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"The carnage on our roads"

Metroland is inviting readers to submit their attempts to "defend the indefensible" (though Amanda at Pandagon insists that the proper phrase is "slaughtering sacred cows"). Submissions include: Golf is not a sport; The Lord of the Rings movies sucked; Nirvana didn't change anything; Reality TV is really good for America; Reading is a waste of time. Stephen Leon's, though, stood out as actually making a good point:

Anti-drunk-driving groups do more harm than good

For the record, I don’t advocate drunk driving. I don’t think it’s a good idea to operate a one-and-a-half-ton death machine when you can’t see straight.

I also don’t think it’s a good idea to drive when you can’t stop yourself from exceeding the speed limit. Or when you can’t remember that a red light means “stop.” Or when you think it’s OK to tailgate or cut somebody off because you’ve decided they’re in your way.

Basically, I don’t think it’s a good idea to be on the road in a car if you think you have a god-given right to get where you’re going as fast as possible with as little interference as possible from lights, road signs, pedestrians, weather, other cars, etc.

And yet, this is exactly what millions of us do, every day.

And as a result, about 120 of us die in traffic accidents, every day.

The carnage on our roads is the biggest public-health scandal of our time. And yet, we continue to design our environment to accommodate even more driving. And our automobile-centrism breeds ever-more aggressive and arrogant drivers.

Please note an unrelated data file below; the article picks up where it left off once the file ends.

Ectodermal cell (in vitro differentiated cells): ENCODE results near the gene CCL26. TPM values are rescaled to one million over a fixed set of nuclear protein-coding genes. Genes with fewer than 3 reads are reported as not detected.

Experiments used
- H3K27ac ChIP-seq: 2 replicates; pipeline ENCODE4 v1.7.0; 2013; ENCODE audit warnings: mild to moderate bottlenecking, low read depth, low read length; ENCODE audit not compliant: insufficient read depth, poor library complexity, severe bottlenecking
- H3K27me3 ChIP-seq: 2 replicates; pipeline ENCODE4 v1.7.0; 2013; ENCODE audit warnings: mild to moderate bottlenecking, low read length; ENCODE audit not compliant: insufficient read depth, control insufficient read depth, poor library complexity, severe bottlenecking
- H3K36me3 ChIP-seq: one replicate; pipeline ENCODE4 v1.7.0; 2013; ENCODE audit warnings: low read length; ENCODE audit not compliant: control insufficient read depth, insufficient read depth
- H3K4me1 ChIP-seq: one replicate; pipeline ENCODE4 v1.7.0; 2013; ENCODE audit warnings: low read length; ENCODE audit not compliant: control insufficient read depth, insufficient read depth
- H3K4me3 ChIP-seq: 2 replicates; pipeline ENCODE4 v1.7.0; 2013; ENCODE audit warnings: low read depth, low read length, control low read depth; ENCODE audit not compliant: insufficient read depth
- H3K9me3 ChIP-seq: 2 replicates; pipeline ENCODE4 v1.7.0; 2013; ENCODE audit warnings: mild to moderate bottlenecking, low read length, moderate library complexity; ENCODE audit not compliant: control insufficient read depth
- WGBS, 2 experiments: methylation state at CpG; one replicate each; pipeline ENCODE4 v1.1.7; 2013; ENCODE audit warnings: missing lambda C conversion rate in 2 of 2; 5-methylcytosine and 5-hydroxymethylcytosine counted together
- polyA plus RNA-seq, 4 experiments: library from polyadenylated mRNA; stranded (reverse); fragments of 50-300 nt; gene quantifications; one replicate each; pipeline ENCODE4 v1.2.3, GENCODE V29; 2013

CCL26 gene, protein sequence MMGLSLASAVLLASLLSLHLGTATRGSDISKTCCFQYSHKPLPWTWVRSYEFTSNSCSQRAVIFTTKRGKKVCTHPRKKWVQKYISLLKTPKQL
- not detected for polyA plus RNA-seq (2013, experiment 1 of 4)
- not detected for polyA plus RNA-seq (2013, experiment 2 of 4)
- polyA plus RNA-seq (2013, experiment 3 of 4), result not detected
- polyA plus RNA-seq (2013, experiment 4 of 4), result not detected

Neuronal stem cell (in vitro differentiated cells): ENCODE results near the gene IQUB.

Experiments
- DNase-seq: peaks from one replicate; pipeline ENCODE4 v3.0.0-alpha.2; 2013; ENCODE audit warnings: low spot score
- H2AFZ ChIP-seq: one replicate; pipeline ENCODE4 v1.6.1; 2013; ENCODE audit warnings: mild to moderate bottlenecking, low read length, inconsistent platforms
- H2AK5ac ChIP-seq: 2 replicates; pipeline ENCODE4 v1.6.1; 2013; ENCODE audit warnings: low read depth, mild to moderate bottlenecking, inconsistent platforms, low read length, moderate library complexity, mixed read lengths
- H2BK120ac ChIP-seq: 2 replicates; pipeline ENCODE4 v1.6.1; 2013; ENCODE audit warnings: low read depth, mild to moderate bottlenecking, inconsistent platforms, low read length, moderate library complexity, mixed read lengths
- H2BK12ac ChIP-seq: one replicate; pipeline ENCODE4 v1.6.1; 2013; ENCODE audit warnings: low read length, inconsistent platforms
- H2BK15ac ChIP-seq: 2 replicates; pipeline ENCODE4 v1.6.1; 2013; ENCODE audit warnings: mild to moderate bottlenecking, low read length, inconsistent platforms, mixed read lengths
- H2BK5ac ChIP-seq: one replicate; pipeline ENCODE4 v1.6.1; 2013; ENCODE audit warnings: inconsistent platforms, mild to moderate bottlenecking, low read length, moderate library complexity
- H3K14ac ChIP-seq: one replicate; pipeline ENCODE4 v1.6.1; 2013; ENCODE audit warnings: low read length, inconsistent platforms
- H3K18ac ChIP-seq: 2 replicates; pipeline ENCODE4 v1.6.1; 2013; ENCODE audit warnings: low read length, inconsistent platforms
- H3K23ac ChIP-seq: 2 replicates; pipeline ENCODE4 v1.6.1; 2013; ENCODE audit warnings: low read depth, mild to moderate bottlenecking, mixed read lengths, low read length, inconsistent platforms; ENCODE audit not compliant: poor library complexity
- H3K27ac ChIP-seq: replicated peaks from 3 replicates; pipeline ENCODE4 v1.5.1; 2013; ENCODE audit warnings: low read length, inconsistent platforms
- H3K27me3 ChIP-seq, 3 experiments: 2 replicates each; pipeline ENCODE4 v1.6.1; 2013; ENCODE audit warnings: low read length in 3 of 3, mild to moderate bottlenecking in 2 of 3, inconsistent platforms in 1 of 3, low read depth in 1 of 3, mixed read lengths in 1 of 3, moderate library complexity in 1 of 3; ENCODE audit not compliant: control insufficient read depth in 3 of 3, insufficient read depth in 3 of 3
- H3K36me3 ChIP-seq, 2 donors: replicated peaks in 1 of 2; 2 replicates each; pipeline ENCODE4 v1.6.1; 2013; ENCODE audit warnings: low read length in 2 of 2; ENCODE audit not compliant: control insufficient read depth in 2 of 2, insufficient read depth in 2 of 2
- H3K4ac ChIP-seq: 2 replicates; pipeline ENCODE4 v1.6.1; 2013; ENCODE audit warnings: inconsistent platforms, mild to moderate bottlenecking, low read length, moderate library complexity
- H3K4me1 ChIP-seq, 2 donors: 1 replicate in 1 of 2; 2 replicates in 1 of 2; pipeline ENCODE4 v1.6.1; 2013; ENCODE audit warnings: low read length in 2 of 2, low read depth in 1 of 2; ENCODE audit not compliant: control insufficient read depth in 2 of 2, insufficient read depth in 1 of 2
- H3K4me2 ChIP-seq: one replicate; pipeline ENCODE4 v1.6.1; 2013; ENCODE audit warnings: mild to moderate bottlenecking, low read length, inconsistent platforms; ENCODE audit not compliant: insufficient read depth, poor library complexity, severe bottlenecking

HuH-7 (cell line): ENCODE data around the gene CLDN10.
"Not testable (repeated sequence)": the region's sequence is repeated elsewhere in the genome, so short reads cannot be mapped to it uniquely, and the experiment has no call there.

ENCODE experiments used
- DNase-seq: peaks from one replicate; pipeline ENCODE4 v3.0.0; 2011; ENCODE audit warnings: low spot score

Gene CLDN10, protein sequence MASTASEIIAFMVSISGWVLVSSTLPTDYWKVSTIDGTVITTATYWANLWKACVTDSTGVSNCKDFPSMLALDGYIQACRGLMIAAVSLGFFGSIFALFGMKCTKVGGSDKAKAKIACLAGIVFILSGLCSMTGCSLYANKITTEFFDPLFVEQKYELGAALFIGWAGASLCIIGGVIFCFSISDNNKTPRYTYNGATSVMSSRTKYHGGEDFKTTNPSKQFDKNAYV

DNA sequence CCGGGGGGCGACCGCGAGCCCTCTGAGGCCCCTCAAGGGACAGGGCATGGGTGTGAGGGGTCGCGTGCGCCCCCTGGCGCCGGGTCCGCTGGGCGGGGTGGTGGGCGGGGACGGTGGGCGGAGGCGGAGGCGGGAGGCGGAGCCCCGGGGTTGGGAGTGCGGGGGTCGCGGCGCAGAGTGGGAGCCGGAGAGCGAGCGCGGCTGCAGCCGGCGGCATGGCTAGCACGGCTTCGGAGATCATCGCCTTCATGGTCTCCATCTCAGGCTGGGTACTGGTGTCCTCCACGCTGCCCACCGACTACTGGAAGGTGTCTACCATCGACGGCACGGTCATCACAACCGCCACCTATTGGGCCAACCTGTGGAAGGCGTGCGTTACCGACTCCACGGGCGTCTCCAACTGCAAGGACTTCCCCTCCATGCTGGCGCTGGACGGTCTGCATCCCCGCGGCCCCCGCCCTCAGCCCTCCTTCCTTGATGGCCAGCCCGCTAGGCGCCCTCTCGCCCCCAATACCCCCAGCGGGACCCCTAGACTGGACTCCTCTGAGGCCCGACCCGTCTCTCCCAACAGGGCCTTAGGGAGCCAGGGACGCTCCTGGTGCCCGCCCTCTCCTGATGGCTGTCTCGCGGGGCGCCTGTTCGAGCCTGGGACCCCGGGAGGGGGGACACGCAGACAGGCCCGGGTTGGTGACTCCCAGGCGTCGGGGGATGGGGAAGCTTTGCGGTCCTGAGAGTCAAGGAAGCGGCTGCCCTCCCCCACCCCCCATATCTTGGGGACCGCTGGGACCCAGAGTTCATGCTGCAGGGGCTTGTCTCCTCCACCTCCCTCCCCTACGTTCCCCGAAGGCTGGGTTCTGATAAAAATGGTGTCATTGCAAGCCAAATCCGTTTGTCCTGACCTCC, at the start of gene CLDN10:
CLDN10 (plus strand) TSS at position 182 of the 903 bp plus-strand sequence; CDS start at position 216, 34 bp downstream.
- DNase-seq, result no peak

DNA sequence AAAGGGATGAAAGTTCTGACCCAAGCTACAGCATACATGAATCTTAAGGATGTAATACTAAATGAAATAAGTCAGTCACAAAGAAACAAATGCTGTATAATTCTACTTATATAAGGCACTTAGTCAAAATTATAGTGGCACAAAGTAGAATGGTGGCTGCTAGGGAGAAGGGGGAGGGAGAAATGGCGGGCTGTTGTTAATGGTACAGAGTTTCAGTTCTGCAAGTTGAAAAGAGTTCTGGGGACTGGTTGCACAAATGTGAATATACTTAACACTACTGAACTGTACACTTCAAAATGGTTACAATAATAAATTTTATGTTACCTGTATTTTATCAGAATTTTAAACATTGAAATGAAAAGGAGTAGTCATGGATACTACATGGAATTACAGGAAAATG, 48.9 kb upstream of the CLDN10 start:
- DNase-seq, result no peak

Alcohol is not a factor in a majority of fatal traffic accidents. And even when it is a factor, often there are others—like speeding. And yet, if you talk to Mothers Against Drunk Driving or Students Against Destructive Decisions, or visit their Web sites, nary a peep about speeding (a big problem, especially among young people) or other dangerous driving habits. The message: If only we can stop drunk driving, the roads will be safe.

My message: You’re dead wrong. Drunk driving is the tip of the iceberg. Driving itself is unsafe—and we’re so addicted to it, and so indoctrinated to automobile culture, that we don’t have the will to acknowledge and change it. And groups like MADD and SADD deflect our attention from the more serious underlying problem. But hey, if you don’t believe that MADD (intentionally or otherwise) is doing someone’s dirty work, look at the organization’s biggest donors: automakers, oil and insurance companies. They know what’s good for business.

I'm not sure I agree about MADD and SADD being harmful to the cause of greater safety (I'm not saying I disagree, I just don't have an opinion); what is true, however, is that even without drunk driving, the frequency with which people are killed or seriously injured in automobile accidents is unacceptable. It is also a problem that is by and large ignored by government, media, and the public. It's hard to believe that we are so willing to tolerate so many lives cut short.

Anyone who's lived through or witnessed the death of a young person in a car accident knows that this is an infinitely tragic event, and the fact that more isn't done to prevent such incidents does not speak well of our society.

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